Concrete Floors: Flatness vs. smoothness

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A successful finished tile project requires an understanding of who is responsible for what when it comes to tolerances in concrete slabs and floor finishes.

CFCA supports the tolerance requirements of CSA A23.1 within its guide specifications. However, do specifiers and flooring installers understand what constitutes an FF20 or FF25 floor finish? As explanation, FF indicates how well the concrete floor finisher worked the surface—more effort usually results in better overall flatness. The FL metric indicates how skillfully the side forms were set by the contractor and where the concrete was struck-off. The FL number has nothing to do with the concrete floor finisher’s workmanship or skill level in producing the specified FF number—in other words, placing concrete and finishing concrete are different Work Results.

There is one more sticking point: FF and FL are measured within days of concrete placement, and before removal of shoring for suspended slabs, and concrete is a natural material that continues to change as it cures. Most changes occur within the first 30 days, although they continue for four to six months or longer depending on humidity and temperature conditions during the curing period.

Drying shrinkage and curling modifies the surface profile to a much greater extent than the concrete floor finishers can account for within their Work Result. Curling has become more common with the use of high perm rating under slab moisture mitigation membranes where the concrete mix design and reinforcing have not been modified to account for the improved floor flatness requirements for finish materials. The esthetic and functional tolerances listed in this article are not integral to the structural design, and as such will not be accounted for unless specifically identified by the architect or interior designer.

The esthetic tolerance
Floor finishing materials manufacturers establish tolerances for flatness based in part on what makes their products look good. A typical manufacturer’s requirement will state a required tolerance of a 3-mm (1/8-in.) gap measured under a 3-m (10-ft) long straightedge.

The tolerance does not have a direct correlation to the FF and FL tolerances established to meet structural requirements, with the additional concern the FL does not (and should not) apply to the finishes. The materials are not affected by the levelness component of the structural tolerance. Essentially, the straightedge measurement is not a practical tolerance guide for concrete floor construction.

When it comes to thin and flexible floor materials, the concern is more about the actual waviness of the substrate—more peaks means a less esthetic appearance for the applied floor finishes. The flooring manufacturers are describing the smoothness and evenness of the floor, not the flatness or levelness.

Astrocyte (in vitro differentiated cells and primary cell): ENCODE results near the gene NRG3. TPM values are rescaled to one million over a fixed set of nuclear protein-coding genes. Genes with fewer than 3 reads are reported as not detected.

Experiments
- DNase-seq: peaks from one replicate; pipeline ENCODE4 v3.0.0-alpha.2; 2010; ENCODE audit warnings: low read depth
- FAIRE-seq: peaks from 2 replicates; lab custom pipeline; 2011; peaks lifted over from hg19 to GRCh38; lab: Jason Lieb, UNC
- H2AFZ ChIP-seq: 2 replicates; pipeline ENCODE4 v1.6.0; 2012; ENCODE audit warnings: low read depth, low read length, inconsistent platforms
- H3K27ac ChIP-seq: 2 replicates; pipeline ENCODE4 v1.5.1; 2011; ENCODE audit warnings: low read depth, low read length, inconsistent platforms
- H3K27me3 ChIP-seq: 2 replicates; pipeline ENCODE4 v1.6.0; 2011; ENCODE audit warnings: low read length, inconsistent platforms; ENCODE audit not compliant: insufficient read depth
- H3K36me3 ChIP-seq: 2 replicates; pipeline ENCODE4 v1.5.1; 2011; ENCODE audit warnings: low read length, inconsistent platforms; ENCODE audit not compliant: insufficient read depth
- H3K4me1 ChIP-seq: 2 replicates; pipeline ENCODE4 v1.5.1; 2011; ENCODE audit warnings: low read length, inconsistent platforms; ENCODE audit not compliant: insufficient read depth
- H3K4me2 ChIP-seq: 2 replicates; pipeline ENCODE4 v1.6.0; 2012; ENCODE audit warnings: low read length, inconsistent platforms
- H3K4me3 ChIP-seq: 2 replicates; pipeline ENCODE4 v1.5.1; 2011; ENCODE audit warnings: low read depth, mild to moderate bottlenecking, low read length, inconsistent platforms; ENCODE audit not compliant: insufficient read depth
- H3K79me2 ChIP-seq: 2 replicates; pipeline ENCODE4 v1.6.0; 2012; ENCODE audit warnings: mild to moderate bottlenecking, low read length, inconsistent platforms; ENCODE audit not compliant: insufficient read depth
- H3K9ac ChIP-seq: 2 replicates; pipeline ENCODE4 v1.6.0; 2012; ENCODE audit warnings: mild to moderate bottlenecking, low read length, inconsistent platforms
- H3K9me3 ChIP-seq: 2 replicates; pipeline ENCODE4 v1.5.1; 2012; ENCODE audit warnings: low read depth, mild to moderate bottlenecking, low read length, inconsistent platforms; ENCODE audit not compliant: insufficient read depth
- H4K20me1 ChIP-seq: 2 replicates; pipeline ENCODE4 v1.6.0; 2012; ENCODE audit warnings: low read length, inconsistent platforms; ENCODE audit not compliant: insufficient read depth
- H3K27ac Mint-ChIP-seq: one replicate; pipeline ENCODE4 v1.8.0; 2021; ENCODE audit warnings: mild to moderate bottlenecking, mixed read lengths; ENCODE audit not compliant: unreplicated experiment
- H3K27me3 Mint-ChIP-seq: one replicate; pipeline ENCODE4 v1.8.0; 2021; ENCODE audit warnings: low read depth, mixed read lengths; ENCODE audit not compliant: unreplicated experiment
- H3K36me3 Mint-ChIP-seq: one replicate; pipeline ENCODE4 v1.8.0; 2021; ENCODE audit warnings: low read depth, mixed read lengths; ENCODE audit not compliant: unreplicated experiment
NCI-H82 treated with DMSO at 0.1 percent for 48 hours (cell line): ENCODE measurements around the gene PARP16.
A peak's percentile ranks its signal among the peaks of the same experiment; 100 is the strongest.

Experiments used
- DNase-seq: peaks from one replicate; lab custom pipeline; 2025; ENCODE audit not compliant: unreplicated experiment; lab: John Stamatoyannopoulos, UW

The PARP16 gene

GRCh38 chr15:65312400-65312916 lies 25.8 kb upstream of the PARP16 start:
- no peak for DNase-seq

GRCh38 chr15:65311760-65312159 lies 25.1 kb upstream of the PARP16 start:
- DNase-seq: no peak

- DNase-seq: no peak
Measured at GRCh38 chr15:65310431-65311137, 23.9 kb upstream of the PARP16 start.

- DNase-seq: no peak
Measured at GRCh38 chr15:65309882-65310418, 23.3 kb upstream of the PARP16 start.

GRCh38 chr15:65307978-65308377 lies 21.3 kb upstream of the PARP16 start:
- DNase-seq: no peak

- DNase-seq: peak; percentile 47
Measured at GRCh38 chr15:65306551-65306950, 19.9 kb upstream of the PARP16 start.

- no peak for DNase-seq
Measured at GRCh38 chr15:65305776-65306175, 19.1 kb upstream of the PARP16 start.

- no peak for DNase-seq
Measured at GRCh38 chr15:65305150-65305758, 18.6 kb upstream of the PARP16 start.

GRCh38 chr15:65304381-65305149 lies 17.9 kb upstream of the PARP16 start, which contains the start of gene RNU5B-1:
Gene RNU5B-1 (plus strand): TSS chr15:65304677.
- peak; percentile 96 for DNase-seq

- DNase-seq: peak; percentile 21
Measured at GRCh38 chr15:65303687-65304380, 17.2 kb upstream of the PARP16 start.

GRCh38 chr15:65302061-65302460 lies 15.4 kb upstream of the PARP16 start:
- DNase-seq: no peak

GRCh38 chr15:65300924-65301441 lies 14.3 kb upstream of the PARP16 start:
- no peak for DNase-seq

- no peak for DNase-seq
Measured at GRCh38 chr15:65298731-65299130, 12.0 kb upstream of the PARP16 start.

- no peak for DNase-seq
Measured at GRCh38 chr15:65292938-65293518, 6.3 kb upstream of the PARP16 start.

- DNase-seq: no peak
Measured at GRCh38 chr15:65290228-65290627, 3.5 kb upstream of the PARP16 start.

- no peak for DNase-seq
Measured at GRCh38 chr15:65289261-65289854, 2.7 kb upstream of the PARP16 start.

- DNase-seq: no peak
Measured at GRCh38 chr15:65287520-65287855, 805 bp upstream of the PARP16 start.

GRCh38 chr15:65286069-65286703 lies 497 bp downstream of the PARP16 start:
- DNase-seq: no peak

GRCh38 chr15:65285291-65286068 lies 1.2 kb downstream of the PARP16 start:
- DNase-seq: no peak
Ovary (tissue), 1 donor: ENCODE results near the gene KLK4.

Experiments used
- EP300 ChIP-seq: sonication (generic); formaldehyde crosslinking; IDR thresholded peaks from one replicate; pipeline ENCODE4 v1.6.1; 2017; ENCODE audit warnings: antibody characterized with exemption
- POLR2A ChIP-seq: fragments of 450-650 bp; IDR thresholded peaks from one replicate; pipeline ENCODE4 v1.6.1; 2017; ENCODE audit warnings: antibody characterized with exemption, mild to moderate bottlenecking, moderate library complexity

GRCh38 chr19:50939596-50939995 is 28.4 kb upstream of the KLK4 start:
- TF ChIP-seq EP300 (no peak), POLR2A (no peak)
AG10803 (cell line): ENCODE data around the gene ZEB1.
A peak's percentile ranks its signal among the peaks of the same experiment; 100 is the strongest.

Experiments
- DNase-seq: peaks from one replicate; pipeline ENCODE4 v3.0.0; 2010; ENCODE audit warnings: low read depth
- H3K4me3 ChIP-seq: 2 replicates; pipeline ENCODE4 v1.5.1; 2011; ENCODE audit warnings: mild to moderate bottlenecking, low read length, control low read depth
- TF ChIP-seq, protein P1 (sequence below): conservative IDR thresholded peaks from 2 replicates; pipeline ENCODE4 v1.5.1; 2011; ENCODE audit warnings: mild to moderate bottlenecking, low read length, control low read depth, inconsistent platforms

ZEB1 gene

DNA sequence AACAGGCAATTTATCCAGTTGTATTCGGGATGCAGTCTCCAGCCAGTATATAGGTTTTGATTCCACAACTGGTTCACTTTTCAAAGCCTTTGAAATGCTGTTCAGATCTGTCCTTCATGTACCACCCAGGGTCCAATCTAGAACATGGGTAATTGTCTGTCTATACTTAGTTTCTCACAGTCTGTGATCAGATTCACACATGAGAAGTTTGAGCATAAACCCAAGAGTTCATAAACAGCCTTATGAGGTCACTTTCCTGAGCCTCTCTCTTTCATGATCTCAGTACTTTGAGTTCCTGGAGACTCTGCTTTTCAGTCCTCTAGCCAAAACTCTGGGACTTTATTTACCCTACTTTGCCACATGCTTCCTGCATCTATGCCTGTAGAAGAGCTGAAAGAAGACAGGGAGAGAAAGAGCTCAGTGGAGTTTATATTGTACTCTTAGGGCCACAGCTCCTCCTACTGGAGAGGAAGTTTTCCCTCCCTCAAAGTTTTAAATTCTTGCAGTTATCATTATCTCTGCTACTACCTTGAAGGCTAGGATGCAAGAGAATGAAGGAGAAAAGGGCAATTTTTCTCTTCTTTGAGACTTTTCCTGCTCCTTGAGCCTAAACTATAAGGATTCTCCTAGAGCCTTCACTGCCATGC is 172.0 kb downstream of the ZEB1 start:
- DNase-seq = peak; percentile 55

The tolerances for flatness and levelness (i.e. FF and FL) are used improperly by specifiers in an attempt to describe an expectation for the concrete floor finisher to which they can relate; specifiers unintentionally create unrealistic tolerances for conventional concrete floor finishes. As an example, based on the manufacturers’ 3-mm straightedge gap measurement criteria, it is possible to achieve an FF20, FF25, FF50, or even an FF150.

The floor flatness number is a statistical measurement that takes into account the relative waviness of the concrete floor. Waviness in concrete is omnidirectional, meaning the peaks and valleys do not align in parallel rows as they would if you were watching waves crashing against a beach. Based on the statistical model supported by the FF approach; the 3-mm gap measurement counts the numbers of peaks and troughs measured along the 3-m straightedge, and it is the number of observed gaps that count toward the floor flatness rating along several repeatable lines of measurement established by ASTM 1155.

Fewer valleys mean a higher FF measurement. Four troughs under the 3-m straightedge is equivalent to FF20 whereas one trough provides FF150. By the same statistical measurement, a floor having two 8-mm (5/16 in.) troughs under the 3-m straightedge would also achieve the same FF20 rating, but probably would not be acceptable as an esthetic tolerance.

The FF result is important, but does not tell the whole story without the understanding of the 3-mm gap limitation. Specifying a higher FF number results in a more esthetically pleasing expectation. The closer to true planar perfection the specifier sets as a project requirement, the higher the cost will be to achieve that level of perfection. If true perfection is specified, the expectation may not be practically achievable using concrete placing methods only.

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